Solari: Get Piper’s audited financials
STORY BY STEVEN M. THOMAS, (Week of December 22, 2011)
Piper Aircraft, Indian River County’s largest private employer, may have a tough time wiggling out of a half-million dollar payment it owes the county.
The debt was incurred when the company failed to meet employment targets set in a 2008 agreement in which the county and the state gave Piper $10.7 million in incentives to remain in its location near the airport and increase its payroll.
Under the terms of the agreement, if the company failed to meet certain targets, it was supposed to repay Indian River County one-sixth of the incentive amount annually for six years.
The agreement called for Piper to have 950 employees by the end of 2011, and according to county officials, it currently is approximately 220 employees short of the payroll target.
In November, in the wake of cancelling its jet development program and a change in ownership, Piper issued a white paper requesting relief from the repayment obligation, citing a poor economy and low demand for new airplanes as justification.
But Piper has a history of keeping the county in the dark about its operations, according to Commissioner Bob Solari, and he wants to see three years of audited financial statements before giving any consideration to the company’s request.
“My impression is Piper hasn’t been too forthcoming with what it has been doing and I haven’t seen any reasonable financial information about the company,” says Solari.
“They take the view that since they are a private company, their records are confidential, but once they come to a public source of funds, that changes,” said Solari. “They can’t have it both ways – keeping their information to themselves while taking taxpayers’ money.”
Commissioners Wesley Davis and Peter O’Bryan take a somewhat softer stance toward the company’s request. They cite facts from Piper’s undocumented white paper about how much money the company has invested in its Vero Beach operations and the size of its payroll as mitigating factors the county should consider.
“I think the county’s money has been well invested,” says O’Bryan. “We have had four years of a payroll that I believe is about $40 million a year and they spend six to nine million a year with local companies. We’ve seen a return of nine dollars for every dollar invested.”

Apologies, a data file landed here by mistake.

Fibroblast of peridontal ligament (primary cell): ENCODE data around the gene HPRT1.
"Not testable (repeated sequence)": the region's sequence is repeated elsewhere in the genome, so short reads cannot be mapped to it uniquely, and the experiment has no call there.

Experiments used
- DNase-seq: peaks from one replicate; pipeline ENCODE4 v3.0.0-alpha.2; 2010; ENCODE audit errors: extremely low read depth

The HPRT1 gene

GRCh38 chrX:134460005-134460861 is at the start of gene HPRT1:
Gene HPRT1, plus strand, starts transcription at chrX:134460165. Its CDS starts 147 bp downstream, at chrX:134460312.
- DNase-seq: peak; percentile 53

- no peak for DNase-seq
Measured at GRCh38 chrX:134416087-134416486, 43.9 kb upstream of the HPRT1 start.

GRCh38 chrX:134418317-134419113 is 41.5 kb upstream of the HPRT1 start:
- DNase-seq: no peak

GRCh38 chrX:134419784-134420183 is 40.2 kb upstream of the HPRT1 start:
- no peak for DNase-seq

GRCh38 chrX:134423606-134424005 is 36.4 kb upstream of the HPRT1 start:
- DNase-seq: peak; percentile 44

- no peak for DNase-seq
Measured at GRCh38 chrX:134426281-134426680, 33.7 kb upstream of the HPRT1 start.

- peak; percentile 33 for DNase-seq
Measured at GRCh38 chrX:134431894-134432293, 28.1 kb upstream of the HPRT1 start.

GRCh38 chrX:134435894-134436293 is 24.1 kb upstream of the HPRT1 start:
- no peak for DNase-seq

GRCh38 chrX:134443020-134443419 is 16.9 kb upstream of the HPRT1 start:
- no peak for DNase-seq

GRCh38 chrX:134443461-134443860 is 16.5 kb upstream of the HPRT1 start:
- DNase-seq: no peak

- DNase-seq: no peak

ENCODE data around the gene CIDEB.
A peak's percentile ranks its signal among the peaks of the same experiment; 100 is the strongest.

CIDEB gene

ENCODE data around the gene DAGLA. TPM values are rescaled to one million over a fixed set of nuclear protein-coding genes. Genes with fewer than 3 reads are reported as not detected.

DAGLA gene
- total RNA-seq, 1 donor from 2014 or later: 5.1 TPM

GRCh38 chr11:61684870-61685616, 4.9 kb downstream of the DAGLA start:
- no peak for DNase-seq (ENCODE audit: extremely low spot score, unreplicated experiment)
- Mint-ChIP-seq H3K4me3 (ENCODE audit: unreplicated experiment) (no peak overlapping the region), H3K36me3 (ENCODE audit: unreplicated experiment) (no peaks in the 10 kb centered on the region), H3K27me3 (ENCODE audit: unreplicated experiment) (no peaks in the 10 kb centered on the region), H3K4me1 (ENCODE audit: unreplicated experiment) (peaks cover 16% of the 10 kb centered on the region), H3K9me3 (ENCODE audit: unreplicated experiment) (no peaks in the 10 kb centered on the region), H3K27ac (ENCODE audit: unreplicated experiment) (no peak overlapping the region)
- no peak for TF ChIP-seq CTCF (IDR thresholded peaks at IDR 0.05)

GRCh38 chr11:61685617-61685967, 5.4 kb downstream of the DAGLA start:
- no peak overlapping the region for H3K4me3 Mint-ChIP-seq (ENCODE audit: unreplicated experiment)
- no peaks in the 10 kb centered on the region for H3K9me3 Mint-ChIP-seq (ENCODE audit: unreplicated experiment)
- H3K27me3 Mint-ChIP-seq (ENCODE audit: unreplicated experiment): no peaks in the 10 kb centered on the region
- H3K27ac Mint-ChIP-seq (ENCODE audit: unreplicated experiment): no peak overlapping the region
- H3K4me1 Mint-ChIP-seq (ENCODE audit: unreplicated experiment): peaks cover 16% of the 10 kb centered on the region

But Solari says the white paper doesn’t contain the type of information he is interested in. “There was nothing in there about their financial situation. It was an impact analysis similar to what the Chamber of Commerce does to show the benefits of a new business. I want the facts and figures.”
Despite their sympathy for Piper’s self-described plight in the wake of the jet program cancellation, Davis and O’Bryan say they are not in favor of forgiving company’s debt outright.
“In these economic times, a delay I could live with,” says Davis. “But I am not there yet with the idea of forgiving the debt.”
“I am not supportive of any blanket forgiveness,” says Commissioner Peter O’Bryan. “I would consider giving them another couple of year’s extension to see if times turn around and they can make their job numbers. Or I would consider a staged forgiveness, where they would be let off the hook for a certain amount each year they maintain current payroll numbers.
Davis and O’Bryan are not intent, as Solari is, on closely examining the company's financial situation before granting an extension.
“I don’t think we need to see to their books,” says Davis.
But Solari told County Administrator Joe Baird on Dec. 12 he wants the audited financial statements before responding to Piper’s request, and Baird said he planned to make the request to Piper at a meeting on Wednesday, Dec. 21.
“I have asked for financial information,” Solari says. “We will see if we get it.”
James Miller, a spokesman for the Florida Department of Economic Opportunity, which provided $6.66 million of the incentives to Piper, says the agency expects to have an amended agreement with the company executed by the beginning of 2012. “We are looking at what obligations they have met and which ones they might still meet to determine how much money they should pay back.”
Davis says he is not sure how long it will take to resolve whether Piper needs to pay back some of the $4 million it received from the county. “I don’t know what the timeframe for our response is, but soon I hope. We need to get some answers and get everybody on the same page.”
Piper Aircraft spokesperson Jackie Carlon says Piper most likely will provide audited financial statements, but is not interested in having the situation prolonged with extensions or staged debt forgiveness.
“We don’t want it to drag on,” Carlon says. “We want the state and county to acknowledge we fulfilled our obligations and met the spirit of the agreement.”